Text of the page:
The power supply 122 rectifies a 110 VAC 60 hertz input at lines 134 and 135 and outputs a plus 5 VDC, a plus 15 VDC, and a minus 15 VDC to the circuit board 124 for supplying related components as shown in FIG. 9. The square wave generator 125 outputs a 7000 hertz square wave signal. This output is imposed on line 136 which has a capacitor 139 in series with first and third coils 71 and 73. The first coil 71 emits a magnetic field to the second coil 72 and the third coil 73 emits an equal and opposite magnetic field to the second coil 72. Any inequality in the permeability of the two gaps or spaces 79 and 80 between the coils 71-73 generates a signal at the second coil 72. Conversely, when the permeability of the gaps 79 and 80 are generally equal, indicating that two identical coins are fully engaged in the gaps 79 and 80, a null signal is present at the second coil 72.
The signal from the second coil 72 is fed by line 142 to the amplifier 132 which provides both filtering and amplification. When a sample coin 83 is present in the first gap 79 and no test coin is in the second gap 80, the charge circuit 126 of FIG. 9 is charged. When a sample coin 83 is present and an identical test coin passes along the coin test surface 120, there is a null signal and the charge circuit 126 is discharged. The voltage from the charge circuit 126 is monitored by the microcontroller 123 at port 137. When only a sample coin 83 is present, the output of charge circuit 126 will be approximately a plus 12.5 VDC. As a test coin that is nearly identical to the sample coin 83 passes along the coin test surface 120, the voltage at port 137 is reduced to very near zero VDC. Once the microcontroller 123 is satisfied that a valid coin has passed between coils 72 and 73, it will set port 140 to a high state to energize the operating coil 109 by way of the resistor 141 and the transistor 133 for moving the deflector arm 110.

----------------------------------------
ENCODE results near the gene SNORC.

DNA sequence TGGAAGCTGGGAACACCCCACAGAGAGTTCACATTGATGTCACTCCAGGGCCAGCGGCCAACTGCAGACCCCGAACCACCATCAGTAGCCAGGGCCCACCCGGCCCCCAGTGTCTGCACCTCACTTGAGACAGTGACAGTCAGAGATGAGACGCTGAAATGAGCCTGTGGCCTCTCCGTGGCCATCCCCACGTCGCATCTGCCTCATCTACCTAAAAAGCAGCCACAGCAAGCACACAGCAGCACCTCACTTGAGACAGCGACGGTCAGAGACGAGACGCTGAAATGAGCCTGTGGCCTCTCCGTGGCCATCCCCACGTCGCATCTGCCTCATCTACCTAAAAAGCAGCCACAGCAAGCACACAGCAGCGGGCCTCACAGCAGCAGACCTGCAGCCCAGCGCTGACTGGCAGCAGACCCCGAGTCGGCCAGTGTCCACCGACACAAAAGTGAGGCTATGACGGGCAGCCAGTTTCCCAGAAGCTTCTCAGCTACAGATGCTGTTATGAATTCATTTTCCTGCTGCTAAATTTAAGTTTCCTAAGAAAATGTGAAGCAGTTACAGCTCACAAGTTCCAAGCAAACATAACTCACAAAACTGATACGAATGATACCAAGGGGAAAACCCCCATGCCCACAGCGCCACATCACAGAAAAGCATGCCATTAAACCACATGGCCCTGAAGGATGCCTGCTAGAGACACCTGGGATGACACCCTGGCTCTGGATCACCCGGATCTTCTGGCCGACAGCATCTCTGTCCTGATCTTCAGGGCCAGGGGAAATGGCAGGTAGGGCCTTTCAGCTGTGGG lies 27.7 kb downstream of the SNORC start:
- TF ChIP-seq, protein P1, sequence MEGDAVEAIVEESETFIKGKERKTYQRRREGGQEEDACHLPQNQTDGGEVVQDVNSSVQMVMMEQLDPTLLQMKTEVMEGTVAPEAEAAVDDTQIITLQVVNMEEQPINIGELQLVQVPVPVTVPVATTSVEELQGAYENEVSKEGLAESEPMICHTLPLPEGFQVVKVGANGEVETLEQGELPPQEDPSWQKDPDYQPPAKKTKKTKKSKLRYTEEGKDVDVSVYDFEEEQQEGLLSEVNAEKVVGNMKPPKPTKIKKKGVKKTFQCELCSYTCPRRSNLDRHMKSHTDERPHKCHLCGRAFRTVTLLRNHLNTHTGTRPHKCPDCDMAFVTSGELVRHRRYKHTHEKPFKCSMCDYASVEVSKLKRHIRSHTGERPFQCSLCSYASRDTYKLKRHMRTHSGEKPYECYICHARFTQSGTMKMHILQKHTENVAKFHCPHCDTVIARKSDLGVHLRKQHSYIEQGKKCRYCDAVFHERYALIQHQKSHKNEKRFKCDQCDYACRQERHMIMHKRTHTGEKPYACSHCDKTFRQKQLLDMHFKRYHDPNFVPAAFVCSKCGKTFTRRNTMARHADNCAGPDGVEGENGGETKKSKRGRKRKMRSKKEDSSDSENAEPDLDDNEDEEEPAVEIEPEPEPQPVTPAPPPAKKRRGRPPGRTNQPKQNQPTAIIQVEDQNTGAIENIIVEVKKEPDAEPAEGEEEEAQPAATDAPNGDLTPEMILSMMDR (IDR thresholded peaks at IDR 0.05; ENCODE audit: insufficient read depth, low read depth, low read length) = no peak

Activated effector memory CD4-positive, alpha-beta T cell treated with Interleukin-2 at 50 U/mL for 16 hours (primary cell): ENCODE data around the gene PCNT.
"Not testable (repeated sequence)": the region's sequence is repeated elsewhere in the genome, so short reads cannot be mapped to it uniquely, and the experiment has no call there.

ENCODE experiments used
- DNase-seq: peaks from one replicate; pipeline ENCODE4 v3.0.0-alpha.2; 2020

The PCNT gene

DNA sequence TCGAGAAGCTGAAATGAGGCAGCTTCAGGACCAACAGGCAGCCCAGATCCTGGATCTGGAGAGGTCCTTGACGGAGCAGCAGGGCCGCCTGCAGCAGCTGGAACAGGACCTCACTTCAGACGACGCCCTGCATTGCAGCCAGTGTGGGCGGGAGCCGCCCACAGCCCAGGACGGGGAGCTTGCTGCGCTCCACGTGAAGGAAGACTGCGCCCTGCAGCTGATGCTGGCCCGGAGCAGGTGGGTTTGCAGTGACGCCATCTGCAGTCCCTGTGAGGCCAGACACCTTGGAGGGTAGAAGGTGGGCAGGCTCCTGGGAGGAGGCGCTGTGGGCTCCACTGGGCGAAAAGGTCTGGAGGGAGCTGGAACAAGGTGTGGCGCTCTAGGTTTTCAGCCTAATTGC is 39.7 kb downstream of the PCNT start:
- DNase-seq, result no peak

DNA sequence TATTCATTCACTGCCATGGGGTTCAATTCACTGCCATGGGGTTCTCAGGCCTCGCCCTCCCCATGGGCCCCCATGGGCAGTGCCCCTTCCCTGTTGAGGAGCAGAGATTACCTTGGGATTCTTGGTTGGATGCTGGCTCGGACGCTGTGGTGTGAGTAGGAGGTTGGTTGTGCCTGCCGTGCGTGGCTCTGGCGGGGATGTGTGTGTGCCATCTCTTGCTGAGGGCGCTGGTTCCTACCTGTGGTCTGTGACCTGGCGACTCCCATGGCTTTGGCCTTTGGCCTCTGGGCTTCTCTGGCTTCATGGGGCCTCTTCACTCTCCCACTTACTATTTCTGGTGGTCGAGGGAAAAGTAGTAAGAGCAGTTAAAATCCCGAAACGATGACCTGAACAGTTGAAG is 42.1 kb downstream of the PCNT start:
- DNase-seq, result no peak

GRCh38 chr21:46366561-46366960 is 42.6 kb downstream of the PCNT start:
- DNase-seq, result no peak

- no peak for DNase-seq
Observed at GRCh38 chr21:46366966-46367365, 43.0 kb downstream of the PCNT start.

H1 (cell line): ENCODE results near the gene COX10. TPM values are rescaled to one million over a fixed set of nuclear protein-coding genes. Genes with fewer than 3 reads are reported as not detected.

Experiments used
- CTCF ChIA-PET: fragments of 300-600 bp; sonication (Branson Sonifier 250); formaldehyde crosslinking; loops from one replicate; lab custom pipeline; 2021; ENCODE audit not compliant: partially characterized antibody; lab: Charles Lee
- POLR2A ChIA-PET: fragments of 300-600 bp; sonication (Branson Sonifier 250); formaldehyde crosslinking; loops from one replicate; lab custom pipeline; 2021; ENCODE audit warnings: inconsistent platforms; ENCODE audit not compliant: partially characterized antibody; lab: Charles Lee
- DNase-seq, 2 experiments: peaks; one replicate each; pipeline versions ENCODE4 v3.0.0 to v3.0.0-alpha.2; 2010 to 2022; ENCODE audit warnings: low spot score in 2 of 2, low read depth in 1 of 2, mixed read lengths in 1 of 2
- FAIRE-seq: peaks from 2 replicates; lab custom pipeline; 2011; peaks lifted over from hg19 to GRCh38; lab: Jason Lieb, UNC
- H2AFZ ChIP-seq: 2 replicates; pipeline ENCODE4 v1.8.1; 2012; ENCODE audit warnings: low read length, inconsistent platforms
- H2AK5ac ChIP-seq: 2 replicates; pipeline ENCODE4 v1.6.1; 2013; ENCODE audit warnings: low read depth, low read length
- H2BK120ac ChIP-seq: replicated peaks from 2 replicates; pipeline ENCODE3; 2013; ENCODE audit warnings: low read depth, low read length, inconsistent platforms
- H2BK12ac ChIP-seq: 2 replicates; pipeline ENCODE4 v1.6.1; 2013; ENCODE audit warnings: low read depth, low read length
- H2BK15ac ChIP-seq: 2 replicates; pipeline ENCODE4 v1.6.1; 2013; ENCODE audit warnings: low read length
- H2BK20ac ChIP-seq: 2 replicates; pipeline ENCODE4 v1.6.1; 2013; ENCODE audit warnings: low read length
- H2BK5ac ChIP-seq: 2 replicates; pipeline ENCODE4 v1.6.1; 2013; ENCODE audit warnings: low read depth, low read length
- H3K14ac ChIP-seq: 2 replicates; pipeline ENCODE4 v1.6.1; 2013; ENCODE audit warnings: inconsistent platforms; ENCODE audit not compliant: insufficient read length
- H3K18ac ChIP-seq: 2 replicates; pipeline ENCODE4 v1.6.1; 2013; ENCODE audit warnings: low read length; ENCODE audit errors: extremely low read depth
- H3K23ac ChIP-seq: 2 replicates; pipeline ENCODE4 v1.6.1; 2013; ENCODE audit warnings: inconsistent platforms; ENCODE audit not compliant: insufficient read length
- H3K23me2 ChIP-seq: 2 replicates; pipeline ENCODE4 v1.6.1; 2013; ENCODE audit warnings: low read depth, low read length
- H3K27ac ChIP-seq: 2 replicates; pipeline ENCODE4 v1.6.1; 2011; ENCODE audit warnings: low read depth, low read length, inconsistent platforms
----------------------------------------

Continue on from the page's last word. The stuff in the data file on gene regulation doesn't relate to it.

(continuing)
The optics assembly 39 is provided as a means of preventing illegal use of a valid coin, such as by attaching a string to the coin and repeatedly actuating the coin sensing circuitry. The microcontroller 123 checks to insure that the coin enters and leaves the optics assembly 39 toward the coin storage receptacle 113 in an appropriate time frame by way of port 143. The photo detector portion 119 of the optics assembly 39 is powered by plus 5 VDC through a resistor 144 and the LED portion 116 is powered by plus 15 VDC through a resistor 145.